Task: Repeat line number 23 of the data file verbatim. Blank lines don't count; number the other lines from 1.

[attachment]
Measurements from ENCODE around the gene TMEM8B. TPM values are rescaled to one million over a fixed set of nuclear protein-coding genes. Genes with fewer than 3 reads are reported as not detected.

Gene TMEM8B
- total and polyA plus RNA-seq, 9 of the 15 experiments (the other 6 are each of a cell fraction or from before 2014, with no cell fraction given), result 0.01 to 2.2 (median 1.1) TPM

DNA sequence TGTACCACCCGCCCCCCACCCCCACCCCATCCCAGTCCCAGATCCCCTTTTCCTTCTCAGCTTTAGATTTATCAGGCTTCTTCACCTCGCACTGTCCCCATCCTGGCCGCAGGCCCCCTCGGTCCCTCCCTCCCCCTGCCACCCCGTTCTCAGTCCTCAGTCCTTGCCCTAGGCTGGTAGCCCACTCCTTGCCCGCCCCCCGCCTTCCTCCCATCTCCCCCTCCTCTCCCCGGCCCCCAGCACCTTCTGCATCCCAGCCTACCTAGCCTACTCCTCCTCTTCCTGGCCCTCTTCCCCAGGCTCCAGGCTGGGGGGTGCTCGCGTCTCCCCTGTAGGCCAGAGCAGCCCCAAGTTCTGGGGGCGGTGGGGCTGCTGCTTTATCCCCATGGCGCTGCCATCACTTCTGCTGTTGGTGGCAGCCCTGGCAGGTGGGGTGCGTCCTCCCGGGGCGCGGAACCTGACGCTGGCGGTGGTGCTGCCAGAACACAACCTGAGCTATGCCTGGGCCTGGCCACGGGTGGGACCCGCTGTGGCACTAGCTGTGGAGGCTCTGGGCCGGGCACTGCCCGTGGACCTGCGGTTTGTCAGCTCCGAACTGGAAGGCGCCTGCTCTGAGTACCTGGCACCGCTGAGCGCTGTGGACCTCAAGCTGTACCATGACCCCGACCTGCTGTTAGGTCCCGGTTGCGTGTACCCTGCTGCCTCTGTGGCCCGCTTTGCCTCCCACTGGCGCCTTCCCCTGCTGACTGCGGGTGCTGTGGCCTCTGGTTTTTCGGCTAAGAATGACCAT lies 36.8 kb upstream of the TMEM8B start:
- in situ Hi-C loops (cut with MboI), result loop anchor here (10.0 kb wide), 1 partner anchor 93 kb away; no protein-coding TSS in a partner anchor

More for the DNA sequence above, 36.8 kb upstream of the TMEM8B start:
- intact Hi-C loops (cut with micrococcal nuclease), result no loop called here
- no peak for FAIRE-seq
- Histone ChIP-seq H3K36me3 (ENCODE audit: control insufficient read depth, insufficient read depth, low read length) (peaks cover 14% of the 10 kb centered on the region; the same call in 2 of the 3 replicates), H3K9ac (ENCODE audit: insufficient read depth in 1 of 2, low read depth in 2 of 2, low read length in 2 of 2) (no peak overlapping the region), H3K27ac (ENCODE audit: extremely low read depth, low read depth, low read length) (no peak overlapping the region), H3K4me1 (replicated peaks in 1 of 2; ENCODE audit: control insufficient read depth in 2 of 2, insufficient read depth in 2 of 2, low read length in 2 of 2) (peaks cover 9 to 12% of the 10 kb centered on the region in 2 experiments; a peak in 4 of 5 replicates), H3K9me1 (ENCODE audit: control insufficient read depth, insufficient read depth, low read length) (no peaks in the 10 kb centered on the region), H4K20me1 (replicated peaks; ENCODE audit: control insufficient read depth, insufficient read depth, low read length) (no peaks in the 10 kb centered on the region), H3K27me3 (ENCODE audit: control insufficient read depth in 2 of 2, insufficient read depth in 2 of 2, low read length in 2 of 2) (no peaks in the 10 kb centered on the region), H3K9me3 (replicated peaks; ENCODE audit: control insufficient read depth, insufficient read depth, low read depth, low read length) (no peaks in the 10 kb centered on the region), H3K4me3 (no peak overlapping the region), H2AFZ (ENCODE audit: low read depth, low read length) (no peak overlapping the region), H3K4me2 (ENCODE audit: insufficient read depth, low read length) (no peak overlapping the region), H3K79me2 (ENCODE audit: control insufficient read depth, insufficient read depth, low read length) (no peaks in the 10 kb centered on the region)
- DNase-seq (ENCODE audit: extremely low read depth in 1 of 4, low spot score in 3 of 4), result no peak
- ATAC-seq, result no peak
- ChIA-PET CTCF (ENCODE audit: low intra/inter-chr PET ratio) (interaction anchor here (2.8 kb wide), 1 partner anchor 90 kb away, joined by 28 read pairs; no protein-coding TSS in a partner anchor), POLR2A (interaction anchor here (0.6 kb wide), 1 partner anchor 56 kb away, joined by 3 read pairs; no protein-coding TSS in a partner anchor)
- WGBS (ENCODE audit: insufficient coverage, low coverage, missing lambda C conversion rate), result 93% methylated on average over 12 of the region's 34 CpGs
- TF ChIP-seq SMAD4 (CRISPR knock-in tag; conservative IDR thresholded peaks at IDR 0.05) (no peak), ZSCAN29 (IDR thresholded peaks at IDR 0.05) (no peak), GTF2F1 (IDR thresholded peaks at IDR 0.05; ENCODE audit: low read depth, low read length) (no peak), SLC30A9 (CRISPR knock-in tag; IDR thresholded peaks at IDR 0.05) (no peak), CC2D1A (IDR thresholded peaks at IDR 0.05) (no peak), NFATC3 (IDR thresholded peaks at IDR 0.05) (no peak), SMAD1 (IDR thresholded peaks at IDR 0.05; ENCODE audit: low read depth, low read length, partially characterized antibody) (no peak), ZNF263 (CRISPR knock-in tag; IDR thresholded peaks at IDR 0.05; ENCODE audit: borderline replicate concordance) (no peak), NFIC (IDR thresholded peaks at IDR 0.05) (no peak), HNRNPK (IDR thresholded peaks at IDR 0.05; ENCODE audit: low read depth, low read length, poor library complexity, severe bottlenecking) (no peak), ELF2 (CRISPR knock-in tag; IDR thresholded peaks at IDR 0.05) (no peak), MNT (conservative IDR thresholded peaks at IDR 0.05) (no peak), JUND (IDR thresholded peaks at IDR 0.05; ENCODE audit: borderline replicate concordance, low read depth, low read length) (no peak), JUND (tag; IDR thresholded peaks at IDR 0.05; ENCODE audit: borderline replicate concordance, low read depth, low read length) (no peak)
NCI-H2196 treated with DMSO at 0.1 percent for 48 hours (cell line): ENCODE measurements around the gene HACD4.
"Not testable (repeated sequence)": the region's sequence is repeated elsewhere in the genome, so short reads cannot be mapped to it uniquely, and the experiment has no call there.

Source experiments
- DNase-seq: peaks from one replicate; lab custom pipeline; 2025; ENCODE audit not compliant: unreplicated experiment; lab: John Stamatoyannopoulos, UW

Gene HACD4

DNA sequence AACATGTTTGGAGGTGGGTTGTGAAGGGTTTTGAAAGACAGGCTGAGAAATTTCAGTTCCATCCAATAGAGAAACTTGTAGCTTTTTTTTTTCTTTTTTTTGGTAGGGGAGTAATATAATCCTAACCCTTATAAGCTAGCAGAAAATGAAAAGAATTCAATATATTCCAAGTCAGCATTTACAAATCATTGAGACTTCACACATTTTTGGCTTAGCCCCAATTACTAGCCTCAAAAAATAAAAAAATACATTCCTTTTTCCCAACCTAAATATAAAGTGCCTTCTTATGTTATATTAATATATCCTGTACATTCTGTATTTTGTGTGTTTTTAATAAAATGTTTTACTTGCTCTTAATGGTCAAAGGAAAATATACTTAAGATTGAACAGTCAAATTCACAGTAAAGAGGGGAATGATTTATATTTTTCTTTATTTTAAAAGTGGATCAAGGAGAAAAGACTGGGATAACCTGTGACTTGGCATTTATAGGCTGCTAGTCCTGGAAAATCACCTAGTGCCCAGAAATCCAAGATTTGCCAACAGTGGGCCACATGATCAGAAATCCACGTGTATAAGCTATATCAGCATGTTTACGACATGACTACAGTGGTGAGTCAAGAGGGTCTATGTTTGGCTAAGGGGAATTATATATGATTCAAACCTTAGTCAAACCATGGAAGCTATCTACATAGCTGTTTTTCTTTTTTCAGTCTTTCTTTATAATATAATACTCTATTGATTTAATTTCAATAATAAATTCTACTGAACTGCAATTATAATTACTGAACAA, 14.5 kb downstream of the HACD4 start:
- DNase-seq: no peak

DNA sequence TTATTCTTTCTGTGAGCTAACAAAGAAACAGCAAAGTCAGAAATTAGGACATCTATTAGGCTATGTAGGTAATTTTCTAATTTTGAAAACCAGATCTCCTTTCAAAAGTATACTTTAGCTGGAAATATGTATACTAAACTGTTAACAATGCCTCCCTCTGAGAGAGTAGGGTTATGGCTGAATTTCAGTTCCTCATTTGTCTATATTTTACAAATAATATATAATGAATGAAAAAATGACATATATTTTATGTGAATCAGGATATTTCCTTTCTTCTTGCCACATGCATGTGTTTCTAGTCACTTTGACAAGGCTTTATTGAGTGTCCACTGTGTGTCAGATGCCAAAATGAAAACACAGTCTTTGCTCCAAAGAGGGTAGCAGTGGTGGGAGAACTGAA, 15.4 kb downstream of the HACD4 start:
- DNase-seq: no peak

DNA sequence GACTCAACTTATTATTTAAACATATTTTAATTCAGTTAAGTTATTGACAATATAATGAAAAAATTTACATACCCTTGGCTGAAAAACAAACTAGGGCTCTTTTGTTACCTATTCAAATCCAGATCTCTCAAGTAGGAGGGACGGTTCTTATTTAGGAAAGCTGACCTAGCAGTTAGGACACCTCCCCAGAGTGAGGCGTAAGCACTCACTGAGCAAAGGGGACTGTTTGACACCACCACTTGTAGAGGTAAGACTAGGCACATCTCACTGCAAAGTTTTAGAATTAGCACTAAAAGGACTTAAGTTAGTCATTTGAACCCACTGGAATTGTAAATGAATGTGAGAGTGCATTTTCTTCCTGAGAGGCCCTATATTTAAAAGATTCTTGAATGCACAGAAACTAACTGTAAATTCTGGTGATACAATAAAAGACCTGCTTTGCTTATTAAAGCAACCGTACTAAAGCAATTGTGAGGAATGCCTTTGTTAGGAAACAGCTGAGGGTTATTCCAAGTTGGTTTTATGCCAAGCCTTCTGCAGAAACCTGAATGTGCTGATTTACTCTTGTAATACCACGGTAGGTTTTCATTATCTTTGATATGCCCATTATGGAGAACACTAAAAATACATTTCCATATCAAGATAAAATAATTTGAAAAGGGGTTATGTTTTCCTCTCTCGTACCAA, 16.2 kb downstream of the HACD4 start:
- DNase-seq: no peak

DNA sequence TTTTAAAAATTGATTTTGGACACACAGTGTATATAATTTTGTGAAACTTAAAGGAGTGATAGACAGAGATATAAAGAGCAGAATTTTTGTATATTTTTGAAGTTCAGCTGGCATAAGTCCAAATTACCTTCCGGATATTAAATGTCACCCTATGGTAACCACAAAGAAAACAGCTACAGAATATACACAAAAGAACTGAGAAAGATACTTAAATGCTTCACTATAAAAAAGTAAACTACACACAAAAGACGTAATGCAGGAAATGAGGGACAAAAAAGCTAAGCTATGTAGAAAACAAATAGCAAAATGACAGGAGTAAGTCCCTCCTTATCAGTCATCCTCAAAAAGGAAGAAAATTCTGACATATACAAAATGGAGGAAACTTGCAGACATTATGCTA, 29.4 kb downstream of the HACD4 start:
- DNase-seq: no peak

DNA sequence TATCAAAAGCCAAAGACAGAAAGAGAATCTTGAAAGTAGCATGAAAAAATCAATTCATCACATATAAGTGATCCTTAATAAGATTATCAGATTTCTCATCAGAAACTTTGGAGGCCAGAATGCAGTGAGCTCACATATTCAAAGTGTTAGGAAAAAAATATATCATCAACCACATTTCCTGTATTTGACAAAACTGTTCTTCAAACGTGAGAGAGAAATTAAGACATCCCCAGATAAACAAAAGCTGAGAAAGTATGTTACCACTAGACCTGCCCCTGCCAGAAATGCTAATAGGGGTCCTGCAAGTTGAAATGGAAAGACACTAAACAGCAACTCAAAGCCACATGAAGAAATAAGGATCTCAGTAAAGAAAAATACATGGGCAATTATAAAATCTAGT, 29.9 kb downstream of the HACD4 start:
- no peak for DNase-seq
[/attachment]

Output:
- DNase-seq: no peak